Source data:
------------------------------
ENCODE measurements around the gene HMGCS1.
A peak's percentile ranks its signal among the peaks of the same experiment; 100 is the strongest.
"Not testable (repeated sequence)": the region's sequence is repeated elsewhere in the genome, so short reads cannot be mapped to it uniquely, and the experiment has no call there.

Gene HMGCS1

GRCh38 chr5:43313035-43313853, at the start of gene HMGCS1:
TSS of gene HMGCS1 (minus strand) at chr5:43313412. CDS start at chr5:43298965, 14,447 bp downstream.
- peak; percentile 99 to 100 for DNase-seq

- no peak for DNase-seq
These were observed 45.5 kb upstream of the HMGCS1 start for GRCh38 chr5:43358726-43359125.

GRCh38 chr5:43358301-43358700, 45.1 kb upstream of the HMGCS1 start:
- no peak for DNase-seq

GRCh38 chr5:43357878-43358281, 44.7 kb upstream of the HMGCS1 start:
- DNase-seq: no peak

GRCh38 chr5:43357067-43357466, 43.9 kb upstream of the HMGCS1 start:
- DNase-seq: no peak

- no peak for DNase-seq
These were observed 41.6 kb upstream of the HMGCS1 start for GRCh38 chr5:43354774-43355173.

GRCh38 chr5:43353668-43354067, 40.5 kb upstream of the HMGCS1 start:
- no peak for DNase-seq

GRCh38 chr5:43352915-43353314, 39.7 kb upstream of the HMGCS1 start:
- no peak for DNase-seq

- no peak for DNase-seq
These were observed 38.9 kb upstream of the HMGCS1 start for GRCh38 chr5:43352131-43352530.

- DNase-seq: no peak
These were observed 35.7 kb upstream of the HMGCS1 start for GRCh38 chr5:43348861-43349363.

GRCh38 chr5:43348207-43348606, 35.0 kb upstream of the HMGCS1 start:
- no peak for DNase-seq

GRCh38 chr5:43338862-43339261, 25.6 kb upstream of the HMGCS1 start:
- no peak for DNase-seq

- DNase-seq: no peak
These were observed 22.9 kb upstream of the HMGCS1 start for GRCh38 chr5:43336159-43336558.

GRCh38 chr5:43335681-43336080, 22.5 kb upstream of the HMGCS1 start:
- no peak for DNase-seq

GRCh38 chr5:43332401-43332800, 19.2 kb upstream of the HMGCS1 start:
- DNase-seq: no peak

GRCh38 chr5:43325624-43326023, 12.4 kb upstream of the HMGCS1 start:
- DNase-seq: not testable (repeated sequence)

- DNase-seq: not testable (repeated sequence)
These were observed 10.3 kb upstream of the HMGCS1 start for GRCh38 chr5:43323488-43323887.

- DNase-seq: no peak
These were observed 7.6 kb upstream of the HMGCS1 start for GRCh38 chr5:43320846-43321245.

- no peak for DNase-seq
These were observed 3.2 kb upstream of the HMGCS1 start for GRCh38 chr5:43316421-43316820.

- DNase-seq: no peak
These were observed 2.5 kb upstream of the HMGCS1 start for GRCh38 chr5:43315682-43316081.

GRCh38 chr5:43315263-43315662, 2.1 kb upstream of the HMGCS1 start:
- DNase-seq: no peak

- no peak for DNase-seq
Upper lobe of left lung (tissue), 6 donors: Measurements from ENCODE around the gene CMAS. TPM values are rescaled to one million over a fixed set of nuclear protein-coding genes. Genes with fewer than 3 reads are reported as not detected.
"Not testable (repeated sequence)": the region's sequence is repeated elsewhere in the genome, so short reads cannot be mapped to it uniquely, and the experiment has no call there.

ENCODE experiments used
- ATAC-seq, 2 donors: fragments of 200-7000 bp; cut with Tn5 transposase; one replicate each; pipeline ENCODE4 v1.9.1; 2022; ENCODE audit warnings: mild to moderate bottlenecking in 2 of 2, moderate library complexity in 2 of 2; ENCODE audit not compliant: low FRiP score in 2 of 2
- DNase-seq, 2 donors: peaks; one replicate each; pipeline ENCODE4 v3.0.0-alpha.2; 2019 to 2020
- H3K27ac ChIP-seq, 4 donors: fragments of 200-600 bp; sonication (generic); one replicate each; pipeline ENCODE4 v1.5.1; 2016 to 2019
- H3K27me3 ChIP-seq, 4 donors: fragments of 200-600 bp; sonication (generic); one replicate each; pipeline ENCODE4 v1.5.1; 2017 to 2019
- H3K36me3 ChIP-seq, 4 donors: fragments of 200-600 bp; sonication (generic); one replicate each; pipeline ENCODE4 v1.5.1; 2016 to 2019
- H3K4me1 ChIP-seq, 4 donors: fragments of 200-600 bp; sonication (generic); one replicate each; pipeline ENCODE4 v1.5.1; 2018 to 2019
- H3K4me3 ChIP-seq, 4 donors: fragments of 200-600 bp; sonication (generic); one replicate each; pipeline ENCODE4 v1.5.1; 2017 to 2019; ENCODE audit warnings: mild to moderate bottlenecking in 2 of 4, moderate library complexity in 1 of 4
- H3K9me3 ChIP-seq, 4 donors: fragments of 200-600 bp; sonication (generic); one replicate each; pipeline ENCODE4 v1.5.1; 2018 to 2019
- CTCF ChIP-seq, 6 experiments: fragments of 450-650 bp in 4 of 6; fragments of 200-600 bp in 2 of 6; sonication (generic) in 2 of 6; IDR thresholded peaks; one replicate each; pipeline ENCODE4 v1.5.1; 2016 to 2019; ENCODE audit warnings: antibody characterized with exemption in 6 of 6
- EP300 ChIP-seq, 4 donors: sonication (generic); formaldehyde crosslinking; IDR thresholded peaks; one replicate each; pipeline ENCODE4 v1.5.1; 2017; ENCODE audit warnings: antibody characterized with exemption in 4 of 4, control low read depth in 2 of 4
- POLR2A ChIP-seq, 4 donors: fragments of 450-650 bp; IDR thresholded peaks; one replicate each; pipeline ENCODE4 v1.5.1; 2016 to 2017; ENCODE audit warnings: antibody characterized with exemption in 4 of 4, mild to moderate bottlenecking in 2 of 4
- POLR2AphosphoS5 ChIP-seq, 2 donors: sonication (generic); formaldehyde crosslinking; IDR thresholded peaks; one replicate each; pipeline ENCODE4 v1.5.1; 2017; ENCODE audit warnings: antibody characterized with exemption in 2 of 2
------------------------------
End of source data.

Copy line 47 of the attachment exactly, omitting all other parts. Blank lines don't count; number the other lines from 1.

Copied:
- DNase-seq: no peak